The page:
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ME Stokely, T Yorio; Intravitreal Endothelin-1 Significantly Decreases Slow Axonal Transport In Rat Optic Nerve . Invest. Ophthalmol. Vis. Sci. 2002;43(13):4034.
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© ARVO (1962-2015); The Authors (2016-present)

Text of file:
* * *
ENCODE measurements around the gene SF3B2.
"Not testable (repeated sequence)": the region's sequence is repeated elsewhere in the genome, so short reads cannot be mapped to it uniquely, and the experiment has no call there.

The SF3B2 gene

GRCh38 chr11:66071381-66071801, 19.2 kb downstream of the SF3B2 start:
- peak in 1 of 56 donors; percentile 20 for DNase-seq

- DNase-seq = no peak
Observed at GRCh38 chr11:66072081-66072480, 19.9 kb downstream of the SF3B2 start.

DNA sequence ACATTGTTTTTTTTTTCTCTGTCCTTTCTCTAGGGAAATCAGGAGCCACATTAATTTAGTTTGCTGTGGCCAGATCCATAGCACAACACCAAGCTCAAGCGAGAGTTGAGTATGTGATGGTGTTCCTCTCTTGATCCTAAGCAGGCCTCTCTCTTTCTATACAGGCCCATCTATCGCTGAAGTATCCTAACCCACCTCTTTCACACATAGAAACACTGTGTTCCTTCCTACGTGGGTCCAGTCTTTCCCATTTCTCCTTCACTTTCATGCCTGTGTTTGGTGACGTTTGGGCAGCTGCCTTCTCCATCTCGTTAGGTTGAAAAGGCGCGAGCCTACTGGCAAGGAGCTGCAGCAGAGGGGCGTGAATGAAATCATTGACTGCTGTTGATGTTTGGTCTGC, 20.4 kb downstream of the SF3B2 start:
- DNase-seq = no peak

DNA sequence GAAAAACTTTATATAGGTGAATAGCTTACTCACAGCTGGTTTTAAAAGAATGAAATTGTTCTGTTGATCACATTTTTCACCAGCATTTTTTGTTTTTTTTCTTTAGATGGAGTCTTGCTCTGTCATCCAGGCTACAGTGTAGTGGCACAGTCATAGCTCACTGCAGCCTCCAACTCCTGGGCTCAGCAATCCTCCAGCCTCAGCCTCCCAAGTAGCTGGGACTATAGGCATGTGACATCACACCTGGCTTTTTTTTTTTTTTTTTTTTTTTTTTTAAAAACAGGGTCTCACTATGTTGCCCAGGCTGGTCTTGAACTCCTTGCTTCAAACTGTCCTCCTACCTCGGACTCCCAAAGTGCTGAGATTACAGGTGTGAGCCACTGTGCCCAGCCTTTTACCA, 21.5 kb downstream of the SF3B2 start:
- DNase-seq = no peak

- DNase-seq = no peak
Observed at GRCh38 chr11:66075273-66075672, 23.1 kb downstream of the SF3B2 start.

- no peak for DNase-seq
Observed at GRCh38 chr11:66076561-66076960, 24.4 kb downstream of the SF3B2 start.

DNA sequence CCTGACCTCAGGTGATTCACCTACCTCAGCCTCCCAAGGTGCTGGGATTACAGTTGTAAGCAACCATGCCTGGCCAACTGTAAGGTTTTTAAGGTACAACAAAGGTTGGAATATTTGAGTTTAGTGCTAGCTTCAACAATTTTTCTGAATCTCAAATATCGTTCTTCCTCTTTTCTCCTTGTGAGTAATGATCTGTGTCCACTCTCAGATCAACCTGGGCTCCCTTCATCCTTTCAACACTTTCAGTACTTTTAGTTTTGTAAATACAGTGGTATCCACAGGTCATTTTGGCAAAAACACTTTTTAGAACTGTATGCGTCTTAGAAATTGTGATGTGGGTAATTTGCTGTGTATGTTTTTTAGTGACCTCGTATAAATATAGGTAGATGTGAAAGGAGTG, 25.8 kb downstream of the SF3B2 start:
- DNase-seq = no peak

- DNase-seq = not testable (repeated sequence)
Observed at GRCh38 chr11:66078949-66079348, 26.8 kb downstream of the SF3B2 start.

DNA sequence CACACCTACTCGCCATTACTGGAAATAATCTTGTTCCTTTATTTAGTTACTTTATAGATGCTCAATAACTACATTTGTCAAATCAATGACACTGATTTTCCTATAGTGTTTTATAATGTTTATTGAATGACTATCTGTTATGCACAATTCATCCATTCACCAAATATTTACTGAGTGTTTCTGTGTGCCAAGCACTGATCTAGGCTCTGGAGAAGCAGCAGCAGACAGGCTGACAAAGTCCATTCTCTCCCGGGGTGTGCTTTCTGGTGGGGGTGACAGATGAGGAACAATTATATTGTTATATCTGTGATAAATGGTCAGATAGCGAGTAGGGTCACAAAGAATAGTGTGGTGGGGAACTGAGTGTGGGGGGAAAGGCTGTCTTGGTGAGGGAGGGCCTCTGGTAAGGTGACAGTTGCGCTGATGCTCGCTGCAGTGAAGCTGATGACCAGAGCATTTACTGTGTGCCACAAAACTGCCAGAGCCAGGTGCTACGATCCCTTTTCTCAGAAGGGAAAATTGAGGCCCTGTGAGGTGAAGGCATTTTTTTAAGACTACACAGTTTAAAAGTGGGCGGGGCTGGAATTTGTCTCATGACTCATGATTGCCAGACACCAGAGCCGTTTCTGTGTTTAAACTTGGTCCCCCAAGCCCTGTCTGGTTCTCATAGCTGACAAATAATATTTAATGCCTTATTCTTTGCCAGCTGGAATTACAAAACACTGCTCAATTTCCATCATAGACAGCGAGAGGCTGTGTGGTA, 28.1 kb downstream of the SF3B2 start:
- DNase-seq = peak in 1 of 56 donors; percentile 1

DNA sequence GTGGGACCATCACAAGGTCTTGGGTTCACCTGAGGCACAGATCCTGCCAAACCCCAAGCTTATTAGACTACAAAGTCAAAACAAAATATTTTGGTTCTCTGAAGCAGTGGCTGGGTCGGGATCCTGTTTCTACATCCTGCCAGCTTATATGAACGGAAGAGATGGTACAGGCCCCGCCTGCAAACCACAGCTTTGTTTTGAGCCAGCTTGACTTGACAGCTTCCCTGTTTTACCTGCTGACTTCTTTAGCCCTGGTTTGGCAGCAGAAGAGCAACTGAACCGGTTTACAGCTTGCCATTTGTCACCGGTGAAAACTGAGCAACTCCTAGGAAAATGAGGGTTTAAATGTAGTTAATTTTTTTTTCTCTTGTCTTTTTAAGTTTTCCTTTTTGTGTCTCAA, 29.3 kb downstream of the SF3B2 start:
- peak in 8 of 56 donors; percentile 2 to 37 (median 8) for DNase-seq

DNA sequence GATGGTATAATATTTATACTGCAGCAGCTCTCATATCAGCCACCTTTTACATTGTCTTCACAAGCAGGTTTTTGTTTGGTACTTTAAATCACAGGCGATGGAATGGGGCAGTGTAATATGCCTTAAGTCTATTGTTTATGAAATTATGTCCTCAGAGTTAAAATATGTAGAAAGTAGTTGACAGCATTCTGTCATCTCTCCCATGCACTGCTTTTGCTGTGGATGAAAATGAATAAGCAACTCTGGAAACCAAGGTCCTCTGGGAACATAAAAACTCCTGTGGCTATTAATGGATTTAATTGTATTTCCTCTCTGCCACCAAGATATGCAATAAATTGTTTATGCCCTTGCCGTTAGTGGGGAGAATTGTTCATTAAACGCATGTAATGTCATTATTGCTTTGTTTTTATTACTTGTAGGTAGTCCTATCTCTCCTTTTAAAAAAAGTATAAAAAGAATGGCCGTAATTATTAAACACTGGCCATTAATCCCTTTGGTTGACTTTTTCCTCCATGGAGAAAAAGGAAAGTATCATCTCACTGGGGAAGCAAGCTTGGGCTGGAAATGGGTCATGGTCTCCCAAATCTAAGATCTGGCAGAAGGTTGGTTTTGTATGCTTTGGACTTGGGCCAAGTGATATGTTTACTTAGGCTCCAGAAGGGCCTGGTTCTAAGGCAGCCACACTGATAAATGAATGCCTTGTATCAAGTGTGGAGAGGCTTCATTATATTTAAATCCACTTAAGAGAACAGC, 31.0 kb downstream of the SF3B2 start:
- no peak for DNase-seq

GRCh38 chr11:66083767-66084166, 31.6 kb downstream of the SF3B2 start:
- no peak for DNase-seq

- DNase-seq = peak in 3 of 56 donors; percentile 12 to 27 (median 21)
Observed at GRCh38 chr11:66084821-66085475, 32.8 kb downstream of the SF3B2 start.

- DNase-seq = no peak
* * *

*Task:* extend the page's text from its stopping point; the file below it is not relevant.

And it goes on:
Purpose: Fibrillar changes, observed in peri-laminar axons from human glaucomatous donor tissue, suggest that a dysregulation in the anterograde slow axonal transport of filamentous material occurs in this disorder. Filamentous material is moved in both of the slow components of axonal transport. Slow component a (SCa) transports actin microfilaments while slow component b (SCb) transports microtubule segments, neurofilaments, and their associated proteins. Because elevated endothelins have been implicated as possible intermediaries in the development of glaucomatous optic neuropathy, this study examines the effects of intravitreal endothelin-1 on slow components of axonal transport. Methods: Sprague-Dawley rats were intravitreally injected with either a pharmacological dose of ET-1 (2 nmols) plus radiolabel (0.8 mCi of 35S Easy Tag methionine/cysteine protein labeling mix, ≷1000 Ci/mmol in 10 mM HEPES, pH 7.4), or radiolabel in vehicle only. After intervals of 4 days and 21 days, optic nerves were dissected, flash frozen, sectioned (2 mm segments), homogenized, and a 25% aliquot quantitated by liquid scintillation count. Corrected dpm values for segments 1-4 (segment 1 adjacent to the eye; segment 4 farthest from the eye) were evaluated by ANOVA (N=7), using Systat W 5 statistical software. Timepoints were selected based upon the published characterization of slow axonal transport in rat optic nerve. Results: Intravitreal ET-1 significantly decreased axonal transport at 4 days post-administration (SCb, actin microfilaments, reduced 50.3%), and at 21 days post-administration (SCa, microtubules and neurofilaments, reduced 28.1%), with p's =0.001 and 0.010, respectively. Effects on SCb were much greater than on SCa, indicating that ET-1's effects were either somewhat component-specific or partially reversible. Conclusion: Results were consistent with a role for elevated endothelins as glaucomatous intermediaries, causing peri-laminar fibrillar changes within retinal ganglion cell axons via dysregulation of slow axonal transport.
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